In spite of all the media attention that came with the Apple Watch launch last month, business adoption of wearable tech is still niche. IDC anticipates only 111.8 million wearable tech units worldwide by 2018.
However, business adoption of wearable devices offers obvious benefits for field service efficiency and lone worker safety by allowing employees to receive information and provide live feedback on their health and safety status, while leaving their hands free to work.
A combination of BYOD and major players offering supporting apps will rapidly accelerate business adoption of wearables. For example, in June Salesforce.com launched Salesforce Wear, its developer pack to aid the creation of business apps for wearable devices including the Pebble Smartwatch, Samsung Gear S, the Myo gesture controlled armband and Google Glass.
The preceding month, Water utility company, Severn Trent, announced that its field service engineers are trialling Google Glass and predicted that engineers will be using wearables by 2020.
While we're in the early adoption phase at present, I do believe that wearables will become the norm in business. However, I think it's going to be a while before Apple Watch will be used in true enterprise-grade applications with backend data connections.
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We regularly speak to CIOs and mobile application developers and the reality is that organisations are still struggling with building, deploying and managing apps for smartphones and tablets. Until they get on top of this, many of them may be reluctant to trust their data to a wristwatch for reasons of security and compliance.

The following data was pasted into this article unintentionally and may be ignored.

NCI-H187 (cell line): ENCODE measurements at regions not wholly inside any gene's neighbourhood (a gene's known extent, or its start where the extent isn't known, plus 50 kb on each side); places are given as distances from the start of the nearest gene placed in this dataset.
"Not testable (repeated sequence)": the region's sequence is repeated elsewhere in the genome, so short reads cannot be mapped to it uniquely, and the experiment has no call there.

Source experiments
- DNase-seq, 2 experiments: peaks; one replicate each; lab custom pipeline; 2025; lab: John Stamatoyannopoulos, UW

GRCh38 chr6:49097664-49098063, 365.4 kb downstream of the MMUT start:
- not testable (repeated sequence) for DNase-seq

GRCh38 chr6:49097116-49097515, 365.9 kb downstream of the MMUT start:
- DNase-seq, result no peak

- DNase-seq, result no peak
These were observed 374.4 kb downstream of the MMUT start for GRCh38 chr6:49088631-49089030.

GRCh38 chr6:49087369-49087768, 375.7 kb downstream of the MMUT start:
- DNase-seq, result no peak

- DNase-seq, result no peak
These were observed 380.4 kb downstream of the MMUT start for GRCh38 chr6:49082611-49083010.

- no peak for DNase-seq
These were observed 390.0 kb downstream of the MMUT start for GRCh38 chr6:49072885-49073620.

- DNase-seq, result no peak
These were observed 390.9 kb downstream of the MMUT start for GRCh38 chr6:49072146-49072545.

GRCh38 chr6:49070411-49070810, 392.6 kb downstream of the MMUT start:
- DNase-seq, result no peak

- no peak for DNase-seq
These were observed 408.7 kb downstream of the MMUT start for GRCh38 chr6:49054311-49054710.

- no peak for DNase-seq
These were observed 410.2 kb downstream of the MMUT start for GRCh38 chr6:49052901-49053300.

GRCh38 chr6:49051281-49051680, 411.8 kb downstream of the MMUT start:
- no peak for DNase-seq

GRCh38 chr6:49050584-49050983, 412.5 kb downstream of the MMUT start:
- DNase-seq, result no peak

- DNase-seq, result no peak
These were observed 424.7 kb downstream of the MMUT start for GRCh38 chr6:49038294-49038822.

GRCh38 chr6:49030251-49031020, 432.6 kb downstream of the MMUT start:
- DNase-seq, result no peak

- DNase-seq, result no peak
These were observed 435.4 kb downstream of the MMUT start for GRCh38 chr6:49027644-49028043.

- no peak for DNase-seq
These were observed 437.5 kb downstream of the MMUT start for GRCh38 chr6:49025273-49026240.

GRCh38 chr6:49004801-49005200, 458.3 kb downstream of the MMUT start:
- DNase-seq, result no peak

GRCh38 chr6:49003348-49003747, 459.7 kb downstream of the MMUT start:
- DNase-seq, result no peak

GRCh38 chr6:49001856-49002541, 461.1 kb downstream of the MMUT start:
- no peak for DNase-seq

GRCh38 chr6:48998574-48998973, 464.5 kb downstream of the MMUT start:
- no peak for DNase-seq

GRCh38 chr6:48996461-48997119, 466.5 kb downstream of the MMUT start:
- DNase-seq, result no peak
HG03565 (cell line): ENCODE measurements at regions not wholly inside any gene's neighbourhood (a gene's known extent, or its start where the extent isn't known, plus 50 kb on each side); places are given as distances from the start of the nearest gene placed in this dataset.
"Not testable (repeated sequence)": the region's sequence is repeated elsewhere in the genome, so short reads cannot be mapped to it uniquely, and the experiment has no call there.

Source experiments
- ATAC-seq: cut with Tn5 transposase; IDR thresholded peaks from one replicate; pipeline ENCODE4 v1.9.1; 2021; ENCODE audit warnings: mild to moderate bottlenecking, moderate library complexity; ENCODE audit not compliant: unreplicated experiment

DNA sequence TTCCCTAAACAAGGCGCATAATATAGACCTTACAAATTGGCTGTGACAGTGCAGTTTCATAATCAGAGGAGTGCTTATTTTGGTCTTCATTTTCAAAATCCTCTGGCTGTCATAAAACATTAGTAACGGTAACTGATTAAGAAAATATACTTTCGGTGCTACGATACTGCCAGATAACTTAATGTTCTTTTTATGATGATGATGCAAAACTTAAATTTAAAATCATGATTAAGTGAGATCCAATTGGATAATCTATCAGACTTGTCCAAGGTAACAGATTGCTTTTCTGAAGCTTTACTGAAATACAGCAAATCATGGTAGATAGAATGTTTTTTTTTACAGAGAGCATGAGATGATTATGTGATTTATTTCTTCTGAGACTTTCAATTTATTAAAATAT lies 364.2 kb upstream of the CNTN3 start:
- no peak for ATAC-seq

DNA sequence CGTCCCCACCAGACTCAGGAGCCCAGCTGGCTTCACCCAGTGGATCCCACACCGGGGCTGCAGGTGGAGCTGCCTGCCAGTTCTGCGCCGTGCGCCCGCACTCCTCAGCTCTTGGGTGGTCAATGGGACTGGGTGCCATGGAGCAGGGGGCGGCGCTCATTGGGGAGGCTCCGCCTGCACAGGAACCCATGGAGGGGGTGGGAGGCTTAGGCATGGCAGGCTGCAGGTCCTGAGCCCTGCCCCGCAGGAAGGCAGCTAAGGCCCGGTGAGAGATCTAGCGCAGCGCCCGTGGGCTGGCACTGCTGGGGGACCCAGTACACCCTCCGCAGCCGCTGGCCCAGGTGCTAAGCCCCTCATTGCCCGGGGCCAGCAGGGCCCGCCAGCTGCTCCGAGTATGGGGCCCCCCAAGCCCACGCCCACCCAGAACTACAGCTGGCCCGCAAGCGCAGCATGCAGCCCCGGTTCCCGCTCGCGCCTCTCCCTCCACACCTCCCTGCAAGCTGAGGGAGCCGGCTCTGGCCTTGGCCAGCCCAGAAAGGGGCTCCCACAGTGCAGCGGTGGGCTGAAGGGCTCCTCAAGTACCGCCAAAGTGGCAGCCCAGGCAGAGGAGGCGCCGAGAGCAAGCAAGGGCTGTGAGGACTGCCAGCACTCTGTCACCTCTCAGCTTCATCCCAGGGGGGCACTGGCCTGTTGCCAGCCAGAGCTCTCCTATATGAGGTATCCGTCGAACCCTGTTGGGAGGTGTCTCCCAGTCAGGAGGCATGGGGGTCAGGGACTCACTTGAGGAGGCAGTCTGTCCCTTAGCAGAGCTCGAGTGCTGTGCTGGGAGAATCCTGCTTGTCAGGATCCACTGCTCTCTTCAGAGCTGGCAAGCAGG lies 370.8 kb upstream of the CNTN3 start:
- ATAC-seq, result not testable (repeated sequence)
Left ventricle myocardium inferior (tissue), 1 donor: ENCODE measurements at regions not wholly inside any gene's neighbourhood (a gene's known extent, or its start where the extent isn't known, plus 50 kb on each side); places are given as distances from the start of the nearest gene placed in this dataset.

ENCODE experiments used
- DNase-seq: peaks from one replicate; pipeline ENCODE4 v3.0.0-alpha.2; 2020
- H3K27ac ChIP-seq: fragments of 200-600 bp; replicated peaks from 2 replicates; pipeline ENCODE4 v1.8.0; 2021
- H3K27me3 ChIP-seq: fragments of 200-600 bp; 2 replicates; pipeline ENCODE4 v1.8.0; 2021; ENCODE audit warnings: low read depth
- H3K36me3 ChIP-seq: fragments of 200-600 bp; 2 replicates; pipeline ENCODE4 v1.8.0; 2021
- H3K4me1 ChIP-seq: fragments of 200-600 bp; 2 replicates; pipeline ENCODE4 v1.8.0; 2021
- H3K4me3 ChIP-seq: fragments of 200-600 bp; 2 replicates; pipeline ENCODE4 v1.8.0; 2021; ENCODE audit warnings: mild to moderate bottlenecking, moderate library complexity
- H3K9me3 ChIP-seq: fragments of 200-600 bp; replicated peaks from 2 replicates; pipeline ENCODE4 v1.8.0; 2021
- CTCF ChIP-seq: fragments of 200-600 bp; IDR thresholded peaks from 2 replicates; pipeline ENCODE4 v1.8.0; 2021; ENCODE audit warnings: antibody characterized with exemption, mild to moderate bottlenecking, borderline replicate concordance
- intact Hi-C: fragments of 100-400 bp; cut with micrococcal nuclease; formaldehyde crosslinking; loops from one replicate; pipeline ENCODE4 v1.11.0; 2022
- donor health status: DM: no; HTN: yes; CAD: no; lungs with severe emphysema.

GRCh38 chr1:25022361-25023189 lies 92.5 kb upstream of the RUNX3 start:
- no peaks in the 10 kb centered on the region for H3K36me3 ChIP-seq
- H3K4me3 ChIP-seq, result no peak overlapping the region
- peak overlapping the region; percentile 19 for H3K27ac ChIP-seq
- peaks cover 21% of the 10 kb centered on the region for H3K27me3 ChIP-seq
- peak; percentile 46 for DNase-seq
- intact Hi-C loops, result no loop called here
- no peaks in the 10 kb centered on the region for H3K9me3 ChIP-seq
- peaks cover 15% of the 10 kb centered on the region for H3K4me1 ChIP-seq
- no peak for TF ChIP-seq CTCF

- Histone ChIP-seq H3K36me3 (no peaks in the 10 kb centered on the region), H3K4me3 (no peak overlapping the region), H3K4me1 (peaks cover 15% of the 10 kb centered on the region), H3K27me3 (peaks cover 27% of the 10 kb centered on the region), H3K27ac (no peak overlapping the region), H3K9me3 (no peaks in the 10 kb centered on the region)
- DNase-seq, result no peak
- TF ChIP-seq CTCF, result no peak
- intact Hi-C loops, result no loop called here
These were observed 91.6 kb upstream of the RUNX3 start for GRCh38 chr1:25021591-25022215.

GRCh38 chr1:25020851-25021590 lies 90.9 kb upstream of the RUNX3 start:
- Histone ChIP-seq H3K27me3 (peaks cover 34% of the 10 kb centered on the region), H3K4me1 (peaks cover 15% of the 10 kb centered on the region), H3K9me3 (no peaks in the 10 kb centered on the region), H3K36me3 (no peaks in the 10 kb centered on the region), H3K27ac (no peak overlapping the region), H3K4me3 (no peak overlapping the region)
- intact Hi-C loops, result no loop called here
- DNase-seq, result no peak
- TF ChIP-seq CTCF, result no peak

Simply does it
That said, the use of simpler apps, such as mapping, will work well in the early adoption phase, because they lend themselves really well to the wearable. In fact a mapping app was demonstrated on the Apple Watch at the launch event in September.
From a business app developer's viewpoint, the Apple Watch has its own set of APIs and software development kits that developers will need to learn. Apple Watch will reach the market in early 2015, so they have around six months or so to prepare.
The dial on the side replaces some of the gestures and swipes that we are used to, so this will have to be factored in to the development of apps. The main frustration will be for developers whose apps will have to support different screen sizes from the iPhone 4S all the way up to iPhone 6 Plus, and down to the tiny Apple Watch display.
Some of the more complex business applications, such as file, document and image analysis, will be out of the domain of the Apple Watch for now, purely because of size of the screen and the fact that it is worn, so data entry is one-handed.
This would preclude the smartwatch from replacing mobile devices currently used for data entry and forms-based processes such as patient records and field service operations, for example. Also, the early challenge will be incorporating and managing data security around BYOW (bring your own watch), just as we had for BYOD.
Businesses need to be prepared for wearable devices and to put the relevant security policies and controls in place. From our point of view, the devices that employees select are less important than the information that they process, and that involves managing the lifecycle of the apps end-to-end.
When organisations use an end-to-end mobile application platform (MAP) to support their mobile app strategy, employees gain the freedom to select the right devices to suit their roles, whether they are handheld or wearable, without sacrificing any app functionality. MAPs securely link enterprise backend systems with mobile apps that can support multiple operating systems and various device form factors.
Meanwhile, businesses gain the ability to plan their mobile app strategies to support current and future devices, without having to redevelop apps for every new batch of devices.
- Cathal McGloin is CEO of cloud-based mobile app platform provider, FeedHenry.
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